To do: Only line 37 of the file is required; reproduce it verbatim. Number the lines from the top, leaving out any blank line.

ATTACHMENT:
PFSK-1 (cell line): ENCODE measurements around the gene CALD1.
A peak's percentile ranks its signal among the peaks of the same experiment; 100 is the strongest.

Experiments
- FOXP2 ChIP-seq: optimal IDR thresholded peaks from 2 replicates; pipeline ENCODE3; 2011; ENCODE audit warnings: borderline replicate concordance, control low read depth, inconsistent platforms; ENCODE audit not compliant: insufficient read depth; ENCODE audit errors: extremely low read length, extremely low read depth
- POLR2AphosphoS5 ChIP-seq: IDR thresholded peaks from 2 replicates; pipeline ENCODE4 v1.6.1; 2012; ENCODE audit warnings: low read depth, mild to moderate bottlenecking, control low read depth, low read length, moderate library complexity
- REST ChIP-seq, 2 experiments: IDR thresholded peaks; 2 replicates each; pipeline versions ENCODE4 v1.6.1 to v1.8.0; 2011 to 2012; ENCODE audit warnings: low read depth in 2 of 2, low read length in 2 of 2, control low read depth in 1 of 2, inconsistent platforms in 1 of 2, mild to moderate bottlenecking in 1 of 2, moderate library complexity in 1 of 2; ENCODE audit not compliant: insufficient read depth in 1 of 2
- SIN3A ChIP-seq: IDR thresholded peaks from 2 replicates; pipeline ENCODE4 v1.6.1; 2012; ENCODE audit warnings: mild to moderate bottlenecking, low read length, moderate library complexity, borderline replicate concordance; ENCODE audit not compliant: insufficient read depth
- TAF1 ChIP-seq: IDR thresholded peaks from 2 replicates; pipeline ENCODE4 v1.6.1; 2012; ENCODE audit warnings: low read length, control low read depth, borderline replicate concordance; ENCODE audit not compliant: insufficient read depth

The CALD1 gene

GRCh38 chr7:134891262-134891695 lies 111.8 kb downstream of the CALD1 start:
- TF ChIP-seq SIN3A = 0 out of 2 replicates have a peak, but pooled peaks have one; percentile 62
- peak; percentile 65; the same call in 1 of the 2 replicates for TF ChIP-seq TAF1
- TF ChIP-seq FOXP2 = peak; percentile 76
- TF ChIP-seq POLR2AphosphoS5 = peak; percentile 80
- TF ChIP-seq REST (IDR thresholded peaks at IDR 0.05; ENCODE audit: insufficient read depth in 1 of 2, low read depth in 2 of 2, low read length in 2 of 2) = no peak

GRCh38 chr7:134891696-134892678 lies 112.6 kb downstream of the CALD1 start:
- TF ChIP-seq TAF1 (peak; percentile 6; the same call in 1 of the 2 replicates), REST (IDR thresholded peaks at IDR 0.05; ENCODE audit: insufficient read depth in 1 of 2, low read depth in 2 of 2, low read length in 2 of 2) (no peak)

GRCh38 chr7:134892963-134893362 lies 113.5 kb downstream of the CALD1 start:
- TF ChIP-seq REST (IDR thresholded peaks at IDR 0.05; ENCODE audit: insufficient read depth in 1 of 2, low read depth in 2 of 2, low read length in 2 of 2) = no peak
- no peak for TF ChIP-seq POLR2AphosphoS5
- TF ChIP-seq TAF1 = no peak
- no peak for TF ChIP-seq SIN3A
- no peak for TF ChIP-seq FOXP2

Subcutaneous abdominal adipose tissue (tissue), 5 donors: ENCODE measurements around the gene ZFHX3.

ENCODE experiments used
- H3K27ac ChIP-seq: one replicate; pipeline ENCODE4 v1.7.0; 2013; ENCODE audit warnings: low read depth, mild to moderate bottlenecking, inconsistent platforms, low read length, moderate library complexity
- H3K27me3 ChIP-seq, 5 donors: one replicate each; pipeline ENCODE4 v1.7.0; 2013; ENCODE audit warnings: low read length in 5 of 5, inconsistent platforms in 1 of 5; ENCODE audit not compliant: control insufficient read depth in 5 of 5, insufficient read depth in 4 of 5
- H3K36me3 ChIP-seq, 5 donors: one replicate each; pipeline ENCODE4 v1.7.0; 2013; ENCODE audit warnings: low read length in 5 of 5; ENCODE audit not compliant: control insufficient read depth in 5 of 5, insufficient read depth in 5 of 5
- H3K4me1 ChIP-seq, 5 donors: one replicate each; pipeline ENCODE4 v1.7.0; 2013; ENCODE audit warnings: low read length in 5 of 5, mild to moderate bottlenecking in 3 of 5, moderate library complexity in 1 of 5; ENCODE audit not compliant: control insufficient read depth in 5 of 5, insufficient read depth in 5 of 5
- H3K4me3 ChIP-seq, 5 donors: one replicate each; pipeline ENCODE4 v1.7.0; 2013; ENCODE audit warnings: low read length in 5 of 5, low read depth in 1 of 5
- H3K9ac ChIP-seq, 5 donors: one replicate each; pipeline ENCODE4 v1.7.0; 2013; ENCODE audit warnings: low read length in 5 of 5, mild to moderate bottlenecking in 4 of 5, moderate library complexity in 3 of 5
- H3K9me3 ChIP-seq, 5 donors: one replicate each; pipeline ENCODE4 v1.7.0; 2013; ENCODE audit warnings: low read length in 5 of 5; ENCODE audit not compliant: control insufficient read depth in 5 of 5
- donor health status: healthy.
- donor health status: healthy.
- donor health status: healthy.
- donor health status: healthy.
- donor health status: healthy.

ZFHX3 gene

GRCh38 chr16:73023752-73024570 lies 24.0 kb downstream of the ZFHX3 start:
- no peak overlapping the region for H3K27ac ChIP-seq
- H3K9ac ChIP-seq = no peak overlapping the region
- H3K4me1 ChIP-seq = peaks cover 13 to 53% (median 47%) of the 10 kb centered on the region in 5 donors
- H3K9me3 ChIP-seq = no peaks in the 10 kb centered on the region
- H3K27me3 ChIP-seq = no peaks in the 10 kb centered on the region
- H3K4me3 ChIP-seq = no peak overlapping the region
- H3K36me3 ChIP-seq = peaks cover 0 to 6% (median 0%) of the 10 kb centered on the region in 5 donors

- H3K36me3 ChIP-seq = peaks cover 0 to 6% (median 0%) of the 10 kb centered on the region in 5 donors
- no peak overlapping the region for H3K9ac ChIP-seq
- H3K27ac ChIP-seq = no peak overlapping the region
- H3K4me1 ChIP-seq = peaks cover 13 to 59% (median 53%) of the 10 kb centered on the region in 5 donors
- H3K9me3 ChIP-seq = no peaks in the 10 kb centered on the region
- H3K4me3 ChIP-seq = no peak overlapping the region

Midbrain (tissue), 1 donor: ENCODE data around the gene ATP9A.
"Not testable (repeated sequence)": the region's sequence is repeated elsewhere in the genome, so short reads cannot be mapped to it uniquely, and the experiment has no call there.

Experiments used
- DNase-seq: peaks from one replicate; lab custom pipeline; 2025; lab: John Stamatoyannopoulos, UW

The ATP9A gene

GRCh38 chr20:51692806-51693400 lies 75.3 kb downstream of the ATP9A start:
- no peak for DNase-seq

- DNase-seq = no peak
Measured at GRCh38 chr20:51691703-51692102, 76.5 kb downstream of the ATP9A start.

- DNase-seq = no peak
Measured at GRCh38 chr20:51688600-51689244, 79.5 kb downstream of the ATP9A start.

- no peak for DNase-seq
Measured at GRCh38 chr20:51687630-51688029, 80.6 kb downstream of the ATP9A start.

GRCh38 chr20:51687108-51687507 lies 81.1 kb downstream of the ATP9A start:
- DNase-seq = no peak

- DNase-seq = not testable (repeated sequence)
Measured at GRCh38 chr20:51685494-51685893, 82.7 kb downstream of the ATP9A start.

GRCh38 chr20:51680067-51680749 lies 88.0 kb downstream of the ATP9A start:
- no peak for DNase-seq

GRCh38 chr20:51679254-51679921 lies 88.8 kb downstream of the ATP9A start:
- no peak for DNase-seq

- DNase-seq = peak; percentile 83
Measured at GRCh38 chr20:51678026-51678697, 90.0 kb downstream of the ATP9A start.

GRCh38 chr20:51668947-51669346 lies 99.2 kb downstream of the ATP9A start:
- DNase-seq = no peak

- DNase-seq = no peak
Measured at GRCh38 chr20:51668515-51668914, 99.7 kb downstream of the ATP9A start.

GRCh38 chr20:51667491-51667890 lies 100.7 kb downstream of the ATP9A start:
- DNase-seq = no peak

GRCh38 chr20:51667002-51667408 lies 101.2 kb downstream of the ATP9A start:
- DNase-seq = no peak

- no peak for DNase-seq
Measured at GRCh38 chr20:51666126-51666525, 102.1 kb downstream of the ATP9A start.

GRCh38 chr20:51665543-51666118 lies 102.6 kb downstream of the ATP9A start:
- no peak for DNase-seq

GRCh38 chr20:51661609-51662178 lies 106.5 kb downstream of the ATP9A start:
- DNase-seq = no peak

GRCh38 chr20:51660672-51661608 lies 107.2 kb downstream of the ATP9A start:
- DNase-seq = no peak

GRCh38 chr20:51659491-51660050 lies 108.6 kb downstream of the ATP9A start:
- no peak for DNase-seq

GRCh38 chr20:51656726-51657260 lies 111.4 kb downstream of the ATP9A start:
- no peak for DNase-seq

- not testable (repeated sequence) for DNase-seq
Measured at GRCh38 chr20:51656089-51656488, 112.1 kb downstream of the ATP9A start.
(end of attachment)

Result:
- donor health status: healthy.